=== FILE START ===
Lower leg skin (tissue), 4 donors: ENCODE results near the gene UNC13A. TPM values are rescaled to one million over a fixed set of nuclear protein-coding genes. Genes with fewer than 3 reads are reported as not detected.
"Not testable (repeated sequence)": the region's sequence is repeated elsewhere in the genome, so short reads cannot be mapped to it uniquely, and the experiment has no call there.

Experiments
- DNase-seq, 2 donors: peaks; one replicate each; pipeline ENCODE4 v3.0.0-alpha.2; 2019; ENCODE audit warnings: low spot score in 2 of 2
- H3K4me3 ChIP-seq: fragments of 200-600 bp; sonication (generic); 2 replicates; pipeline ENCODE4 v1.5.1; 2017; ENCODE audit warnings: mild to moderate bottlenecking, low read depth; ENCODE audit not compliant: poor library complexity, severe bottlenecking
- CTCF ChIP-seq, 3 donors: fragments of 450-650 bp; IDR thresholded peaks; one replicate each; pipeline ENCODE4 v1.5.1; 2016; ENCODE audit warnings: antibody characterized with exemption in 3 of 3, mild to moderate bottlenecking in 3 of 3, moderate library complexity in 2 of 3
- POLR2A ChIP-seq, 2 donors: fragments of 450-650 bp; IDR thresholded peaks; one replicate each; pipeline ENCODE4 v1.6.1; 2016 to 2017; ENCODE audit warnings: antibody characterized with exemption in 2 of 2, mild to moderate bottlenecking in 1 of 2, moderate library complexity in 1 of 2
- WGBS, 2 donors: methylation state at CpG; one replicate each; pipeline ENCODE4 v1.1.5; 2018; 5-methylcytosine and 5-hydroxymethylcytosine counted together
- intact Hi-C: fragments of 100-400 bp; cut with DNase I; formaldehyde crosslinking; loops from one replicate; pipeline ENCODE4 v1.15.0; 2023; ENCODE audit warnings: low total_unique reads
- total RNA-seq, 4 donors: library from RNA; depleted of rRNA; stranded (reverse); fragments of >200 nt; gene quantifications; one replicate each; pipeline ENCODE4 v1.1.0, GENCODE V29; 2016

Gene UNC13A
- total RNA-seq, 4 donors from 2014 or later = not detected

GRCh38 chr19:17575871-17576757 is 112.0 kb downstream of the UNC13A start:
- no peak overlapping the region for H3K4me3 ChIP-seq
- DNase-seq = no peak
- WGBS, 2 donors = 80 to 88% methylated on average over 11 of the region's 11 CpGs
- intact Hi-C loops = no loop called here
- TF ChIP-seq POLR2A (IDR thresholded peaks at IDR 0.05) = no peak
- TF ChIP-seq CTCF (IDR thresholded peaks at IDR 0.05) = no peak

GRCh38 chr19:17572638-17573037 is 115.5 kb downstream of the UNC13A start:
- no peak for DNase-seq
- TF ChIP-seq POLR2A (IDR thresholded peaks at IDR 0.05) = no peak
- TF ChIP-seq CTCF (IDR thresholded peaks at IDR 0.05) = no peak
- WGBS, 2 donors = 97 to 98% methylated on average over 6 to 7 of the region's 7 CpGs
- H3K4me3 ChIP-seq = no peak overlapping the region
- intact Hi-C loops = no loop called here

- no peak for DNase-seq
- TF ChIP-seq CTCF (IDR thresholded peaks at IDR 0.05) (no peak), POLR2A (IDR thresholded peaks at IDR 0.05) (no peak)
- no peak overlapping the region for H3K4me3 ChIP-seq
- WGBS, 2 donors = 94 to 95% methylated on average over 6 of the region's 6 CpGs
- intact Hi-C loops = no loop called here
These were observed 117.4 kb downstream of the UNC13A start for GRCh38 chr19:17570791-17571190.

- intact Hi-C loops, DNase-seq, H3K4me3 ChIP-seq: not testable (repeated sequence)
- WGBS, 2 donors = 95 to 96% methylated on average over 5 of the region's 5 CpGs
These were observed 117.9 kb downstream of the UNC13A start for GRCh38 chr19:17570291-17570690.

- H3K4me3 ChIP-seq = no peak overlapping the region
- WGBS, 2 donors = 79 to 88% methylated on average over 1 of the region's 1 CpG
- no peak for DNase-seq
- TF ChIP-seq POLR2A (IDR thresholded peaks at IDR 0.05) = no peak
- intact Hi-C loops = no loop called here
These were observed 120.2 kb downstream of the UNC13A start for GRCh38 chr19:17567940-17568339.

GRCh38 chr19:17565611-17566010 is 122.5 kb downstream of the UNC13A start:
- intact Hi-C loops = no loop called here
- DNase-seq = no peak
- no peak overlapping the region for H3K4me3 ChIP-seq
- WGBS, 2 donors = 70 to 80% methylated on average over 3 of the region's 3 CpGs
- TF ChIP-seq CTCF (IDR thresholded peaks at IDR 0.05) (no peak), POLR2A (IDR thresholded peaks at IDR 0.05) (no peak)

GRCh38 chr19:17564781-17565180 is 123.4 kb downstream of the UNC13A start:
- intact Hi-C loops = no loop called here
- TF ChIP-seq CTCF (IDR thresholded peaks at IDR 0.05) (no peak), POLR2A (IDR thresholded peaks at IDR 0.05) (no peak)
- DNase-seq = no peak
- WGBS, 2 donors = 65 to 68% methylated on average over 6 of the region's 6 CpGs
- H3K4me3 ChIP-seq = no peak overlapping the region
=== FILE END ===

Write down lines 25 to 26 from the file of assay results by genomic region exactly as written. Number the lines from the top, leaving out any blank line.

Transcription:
- H3K4me3 ChIP-seq = no peak overlapping the region
- intact Hi-C loops = no loop called here